These guys didn’t start a financial crisis, they merely robbed us of our poetry for most of a hundred years.

The college and HS textbook which introduced Ezra Pound’s brand of poetry to millions of American students, Understanding Poetry, first edition, 1938, was authored by Robert Penn Warren and Cleanth Brooks, colleagues of John Crowe Ransom and Allen Tate, the American wing of Pound, Ford Madox Ford and T.S.Eliot’s European/Bloomsbury coterie.

Ransom, in an essay published when this ubiquitous textbook, Understanding Poetry, first hit the shelves, asked for an expert-ism developed in the academy to teach the new ‘modern’ poetry—which had not caught on with the public in its 25 years of existence.  Allen Tate founded a poetry writing department at Princeton at this time, and R.P Blackmur, a member of the coterie, would teach there.   The launching of the textbook Understanding Poetry by two old members of Ransom’s Fugitive clique showed  that all cylinders were firing in Modernist Poetry’s  engine.  Paul Engle, Yale Younger Poets Prize winner (judge: Fugitive clique member) was  poised to make Iowa the flagship of the Writing Program Era with his phenomenal fundraising abilities.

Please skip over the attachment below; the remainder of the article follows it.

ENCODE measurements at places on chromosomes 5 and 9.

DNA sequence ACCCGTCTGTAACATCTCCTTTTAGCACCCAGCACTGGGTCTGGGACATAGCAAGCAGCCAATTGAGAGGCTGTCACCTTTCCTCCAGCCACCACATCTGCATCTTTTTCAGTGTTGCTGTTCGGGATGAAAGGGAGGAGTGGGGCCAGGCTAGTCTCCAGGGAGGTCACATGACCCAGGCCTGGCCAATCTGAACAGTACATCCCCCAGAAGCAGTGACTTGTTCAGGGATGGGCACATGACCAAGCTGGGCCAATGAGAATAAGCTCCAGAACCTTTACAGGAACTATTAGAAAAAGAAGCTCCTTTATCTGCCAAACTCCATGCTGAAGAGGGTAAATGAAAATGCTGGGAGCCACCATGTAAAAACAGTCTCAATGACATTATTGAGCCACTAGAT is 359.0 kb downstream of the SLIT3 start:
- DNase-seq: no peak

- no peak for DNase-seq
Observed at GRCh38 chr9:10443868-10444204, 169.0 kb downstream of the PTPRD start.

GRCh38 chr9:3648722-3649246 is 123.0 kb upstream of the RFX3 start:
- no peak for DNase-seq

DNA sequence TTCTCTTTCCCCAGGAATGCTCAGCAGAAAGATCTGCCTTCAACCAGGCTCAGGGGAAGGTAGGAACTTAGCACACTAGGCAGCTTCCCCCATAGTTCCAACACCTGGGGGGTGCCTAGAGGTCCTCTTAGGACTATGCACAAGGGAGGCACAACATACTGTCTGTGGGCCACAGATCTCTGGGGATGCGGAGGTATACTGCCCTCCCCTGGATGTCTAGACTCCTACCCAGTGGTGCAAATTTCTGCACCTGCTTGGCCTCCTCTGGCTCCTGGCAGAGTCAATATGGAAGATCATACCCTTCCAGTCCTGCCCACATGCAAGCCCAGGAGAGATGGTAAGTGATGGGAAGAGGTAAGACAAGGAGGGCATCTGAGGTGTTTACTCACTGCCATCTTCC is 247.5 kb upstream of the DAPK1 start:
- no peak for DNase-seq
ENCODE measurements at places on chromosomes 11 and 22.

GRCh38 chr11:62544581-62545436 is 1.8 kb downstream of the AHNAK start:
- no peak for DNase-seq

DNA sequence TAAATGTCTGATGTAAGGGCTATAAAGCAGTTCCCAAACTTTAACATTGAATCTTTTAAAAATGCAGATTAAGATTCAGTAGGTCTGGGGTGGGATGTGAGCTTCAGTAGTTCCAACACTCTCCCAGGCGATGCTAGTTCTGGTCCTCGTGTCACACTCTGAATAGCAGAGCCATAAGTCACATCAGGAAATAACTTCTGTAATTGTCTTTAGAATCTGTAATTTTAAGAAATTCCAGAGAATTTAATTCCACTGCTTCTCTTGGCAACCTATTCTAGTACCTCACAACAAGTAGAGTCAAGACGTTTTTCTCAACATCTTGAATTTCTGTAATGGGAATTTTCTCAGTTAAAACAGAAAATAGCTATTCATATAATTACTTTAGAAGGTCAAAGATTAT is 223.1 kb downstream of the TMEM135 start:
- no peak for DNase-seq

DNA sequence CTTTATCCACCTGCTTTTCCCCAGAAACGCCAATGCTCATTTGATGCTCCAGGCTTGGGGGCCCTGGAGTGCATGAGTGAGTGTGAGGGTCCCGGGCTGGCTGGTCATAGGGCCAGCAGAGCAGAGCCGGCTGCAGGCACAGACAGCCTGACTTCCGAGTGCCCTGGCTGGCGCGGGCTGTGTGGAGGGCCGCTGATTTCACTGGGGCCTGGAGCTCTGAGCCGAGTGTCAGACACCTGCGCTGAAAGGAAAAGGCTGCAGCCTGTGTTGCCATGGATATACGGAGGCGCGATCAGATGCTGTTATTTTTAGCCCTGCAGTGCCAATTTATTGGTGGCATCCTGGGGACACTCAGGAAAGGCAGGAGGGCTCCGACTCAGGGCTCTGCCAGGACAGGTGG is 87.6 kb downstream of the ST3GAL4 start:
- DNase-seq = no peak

In their preface to Understanding Poetry, Brooks & Warren define poetry as “knowledge” and a “process” of “dramatic” expression, as  opposed to a “statement” or a “message.”  “Form” is the vehicle, according to the authors, which bypasses mere “statement” or “message” and carries the poem’s “meaning.”

The problem here is the authors never define “knowledge.”